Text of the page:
"The Secret of the Grane": The Secret of Success By Peter van Bueren

in 64th Venice International Film Festival

by Peter van Bueren

Abdellatif Kechiche’s Blame It on Voltaire (La Faute à Voltaire) won the Luigi De Laurentiis award at Venice in 2001 for the best first film. Four years later his second film, Games of Love and Chance (L’Esquive), won the César (French film award) for best film, best director, best script and best new actress. So, it came as little surprise that his third film, The Secret of the Grane (La graine et le mulet), selected for the competition in Venice, was able to match the high quality of these earlier films. Still, few people have heard about him because his films are not widely distributed, nor would they have predicted that Abdellatif Kechiche became one of the hottest directors on the Lido, winning some non-official awards. Also, Italian critics and readers of the magazine “Ciak” voted for him as the best. After the very positive reactions to The Secret of the Grane, for some at the end it was even more surprising that he only got the Special Jury Prize, shared with I’m not There by Todd Haynes, in an ex aequo decision. This was because the jury was not able to choose between the two (or was completely divided, as some said).

The Secret of the Grane is one of those films from the last few years able to merge the boundaries between documentary and fiction. Some years ago, Krzysztof Kieslowski decided to change from documentary maker into a fiction director because he thought in fiction he could get closer to the truth or reality. Recently, more documentary filmmakers have changed to fiction and vice versa. Last year, Venice winner Zhang Ke Jia added a documentary approach to his fiction film about the same subject (the situation of miners in China) and this year he came back to Venice with a new documentary, which won the award for best documentary in the Horizons section. In Venice more films tried to report, analyze and/or comment about recent developments in the world, but this film by Abdellatif Kechiche gives the closest feeling of a documentary because of its realistic style and the way the amateur actors play their roles. This film opens the possibility of getting inside the lifes of a family of immigrants in a small harbor in the south-east of France.

The 60 year old father Slimane (Habib Boufares) lives separated from the rest of his family, but is still very closely connected with them. Including the people he lives with in a small hotel, everyone in the film seems to be part of one family, with a great diversity of characters in age and stages of life. It takes time for Kechiche to put all the nuances of the relationships on the table, which is the main reason his film is 151 minutes long, but after that the speed accelerates from the moment a more anecdotic ‘plot’ is developed. The father, who knows there is no future in his work, tries to fulfill a new dream and find a new dignity by opening a restaurant on an old ship, with couscous as a special delicacy. In many ways everyone connected with him helps and it seems that, in spite of all his problems and conflicts, Slimane succeeds. But The Secret of the Grane is not a Hollywood movie and in the open ending the future doesn’t look so sunny.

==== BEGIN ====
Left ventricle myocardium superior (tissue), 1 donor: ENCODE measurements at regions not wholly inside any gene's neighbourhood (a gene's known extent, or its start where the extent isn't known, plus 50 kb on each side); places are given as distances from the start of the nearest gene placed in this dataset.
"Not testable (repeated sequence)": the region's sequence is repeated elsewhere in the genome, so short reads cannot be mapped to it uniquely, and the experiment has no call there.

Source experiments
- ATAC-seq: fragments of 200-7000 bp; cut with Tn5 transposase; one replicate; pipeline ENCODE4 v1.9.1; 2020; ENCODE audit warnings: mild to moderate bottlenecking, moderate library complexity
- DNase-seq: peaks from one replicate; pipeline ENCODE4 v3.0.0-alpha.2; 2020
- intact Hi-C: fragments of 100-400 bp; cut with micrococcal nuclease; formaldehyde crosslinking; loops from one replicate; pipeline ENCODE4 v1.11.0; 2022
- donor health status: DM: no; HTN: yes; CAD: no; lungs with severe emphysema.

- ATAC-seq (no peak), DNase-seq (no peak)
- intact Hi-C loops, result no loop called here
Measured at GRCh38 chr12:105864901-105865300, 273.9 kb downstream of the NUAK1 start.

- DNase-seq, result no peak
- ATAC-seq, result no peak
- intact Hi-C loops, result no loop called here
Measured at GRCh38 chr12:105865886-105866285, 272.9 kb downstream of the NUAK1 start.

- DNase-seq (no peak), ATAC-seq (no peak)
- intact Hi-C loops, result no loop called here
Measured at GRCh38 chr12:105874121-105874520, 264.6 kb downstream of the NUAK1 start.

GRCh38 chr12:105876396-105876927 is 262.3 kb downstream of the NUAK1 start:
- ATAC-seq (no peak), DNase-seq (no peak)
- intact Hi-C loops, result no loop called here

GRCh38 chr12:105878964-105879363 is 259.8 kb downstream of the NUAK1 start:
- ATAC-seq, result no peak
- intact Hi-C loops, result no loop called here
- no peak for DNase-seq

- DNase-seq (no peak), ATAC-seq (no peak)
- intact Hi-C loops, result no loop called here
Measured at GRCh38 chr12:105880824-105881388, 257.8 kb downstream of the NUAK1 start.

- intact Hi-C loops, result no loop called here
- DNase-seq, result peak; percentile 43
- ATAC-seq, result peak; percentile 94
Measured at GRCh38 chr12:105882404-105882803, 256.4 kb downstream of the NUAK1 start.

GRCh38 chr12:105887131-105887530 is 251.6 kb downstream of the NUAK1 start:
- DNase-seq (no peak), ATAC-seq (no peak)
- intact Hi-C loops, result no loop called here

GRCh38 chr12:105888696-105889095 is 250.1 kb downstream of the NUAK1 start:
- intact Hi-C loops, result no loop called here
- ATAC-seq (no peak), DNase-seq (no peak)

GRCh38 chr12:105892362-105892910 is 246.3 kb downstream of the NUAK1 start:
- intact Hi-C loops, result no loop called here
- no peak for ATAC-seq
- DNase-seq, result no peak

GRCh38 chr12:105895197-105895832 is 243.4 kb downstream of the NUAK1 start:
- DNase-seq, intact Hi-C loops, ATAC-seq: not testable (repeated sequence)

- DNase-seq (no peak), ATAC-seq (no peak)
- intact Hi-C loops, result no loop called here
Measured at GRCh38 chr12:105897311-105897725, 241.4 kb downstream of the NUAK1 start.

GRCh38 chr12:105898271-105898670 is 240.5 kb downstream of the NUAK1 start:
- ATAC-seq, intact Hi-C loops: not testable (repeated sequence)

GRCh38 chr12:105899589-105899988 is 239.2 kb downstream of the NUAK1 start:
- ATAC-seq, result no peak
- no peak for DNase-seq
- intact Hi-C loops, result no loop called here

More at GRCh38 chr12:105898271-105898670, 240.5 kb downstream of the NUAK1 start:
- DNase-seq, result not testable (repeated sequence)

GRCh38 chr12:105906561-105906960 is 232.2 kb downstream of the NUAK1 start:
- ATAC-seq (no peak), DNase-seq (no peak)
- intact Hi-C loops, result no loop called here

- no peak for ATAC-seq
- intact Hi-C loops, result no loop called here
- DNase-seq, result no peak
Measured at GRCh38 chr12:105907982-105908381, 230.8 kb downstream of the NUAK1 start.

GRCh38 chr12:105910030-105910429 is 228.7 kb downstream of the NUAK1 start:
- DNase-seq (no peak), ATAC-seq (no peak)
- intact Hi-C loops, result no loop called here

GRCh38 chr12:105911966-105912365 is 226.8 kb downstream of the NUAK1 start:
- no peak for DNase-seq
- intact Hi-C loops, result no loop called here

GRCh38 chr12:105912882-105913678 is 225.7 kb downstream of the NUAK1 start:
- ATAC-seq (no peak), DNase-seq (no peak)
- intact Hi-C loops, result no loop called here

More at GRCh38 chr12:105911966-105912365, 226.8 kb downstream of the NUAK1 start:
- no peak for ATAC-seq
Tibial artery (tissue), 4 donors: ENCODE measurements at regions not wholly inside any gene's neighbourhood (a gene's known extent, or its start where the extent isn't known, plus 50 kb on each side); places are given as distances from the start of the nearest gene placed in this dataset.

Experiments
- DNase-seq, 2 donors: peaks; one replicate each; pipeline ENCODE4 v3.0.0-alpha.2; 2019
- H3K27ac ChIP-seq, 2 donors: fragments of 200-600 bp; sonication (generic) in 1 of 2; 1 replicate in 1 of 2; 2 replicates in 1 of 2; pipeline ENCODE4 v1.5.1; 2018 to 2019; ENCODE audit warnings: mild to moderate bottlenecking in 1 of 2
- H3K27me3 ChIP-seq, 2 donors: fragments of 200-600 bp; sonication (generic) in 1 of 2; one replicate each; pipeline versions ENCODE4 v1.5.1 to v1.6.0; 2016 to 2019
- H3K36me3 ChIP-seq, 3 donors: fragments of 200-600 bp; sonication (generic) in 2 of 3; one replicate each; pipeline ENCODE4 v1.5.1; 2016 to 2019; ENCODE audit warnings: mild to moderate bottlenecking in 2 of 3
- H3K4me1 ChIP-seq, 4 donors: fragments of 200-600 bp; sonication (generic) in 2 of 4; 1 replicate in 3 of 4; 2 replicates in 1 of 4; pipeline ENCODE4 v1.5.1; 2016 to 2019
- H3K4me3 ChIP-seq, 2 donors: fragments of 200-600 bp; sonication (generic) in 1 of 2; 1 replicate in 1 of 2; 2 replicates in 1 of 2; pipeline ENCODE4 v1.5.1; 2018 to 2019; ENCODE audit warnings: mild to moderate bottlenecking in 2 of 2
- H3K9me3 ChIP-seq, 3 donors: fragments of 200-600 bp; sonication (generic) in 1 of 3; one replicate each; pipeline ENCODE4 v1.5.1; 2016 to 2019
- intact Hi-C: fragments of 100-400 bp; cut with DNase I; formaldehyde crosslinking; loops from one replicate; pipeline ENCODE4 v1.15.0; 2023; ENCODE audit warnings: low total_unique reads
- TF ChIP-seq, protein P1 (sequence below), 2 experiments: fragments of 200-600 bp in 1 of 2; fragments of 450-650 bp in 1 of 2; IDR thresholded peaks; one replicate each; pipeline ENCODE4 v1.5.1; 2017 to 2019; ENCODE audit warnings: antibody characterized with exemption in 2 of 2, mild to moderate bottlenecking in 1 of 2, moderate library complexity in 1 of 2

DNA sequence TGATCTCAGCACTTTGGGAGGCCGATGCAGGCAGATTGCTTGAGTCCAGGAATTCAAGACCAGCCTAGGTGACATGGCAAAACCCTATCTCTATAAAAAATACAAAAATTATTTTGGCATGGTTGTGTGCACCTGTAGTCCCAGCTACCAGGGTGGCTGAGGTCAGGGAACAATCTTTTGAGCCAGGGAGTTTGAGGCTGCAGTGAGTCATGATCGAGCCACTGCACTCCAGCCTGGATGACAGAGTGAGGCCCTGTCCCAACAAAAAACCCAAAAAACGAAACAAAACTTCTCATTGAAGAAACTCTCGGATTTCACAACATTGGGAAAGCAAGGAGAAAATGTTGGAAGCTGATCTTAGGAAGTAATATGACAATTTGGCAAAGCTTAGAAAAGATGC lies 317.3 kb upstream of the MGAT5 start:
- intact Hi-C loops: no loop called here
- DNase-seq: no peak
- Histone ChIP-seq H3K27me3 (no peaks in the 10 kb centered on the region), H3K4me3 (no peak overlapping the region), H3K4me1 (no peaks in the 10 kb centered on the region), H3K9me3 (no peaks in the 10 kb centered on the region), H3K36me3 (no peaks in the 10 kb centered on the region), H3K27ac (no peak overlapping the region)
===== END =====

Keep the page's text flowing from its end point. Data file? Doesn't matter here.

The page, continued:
With this superb portrait of one family in one place, Kechiche has directed a deep insight into French-Arab immigrants, or even more so immigrants in general, as can be found everywhere in Europe. The human and emotional atmosphere of the film is helped by the enthusiastic contribution of the actors. The Princess of the cast is the young and inexperienced Hafsia Herzi as the daughter of the woman with whom Slimane has a relationship. She more and more becomes the driving force of the film and deservedly won the acclaimed Marcello Mastroianni Award in Venice for the best new acting talent.

The Secret of the Grane is a small but, at the same time, great film about ordinary people with everyday problems and conflicts in a complex situation that represents what’s taking place in the world today. This is conveyed by a very talented director who combines personal emotions and a concerned affiliation with the represented characters by accurate direction and supreme story telling.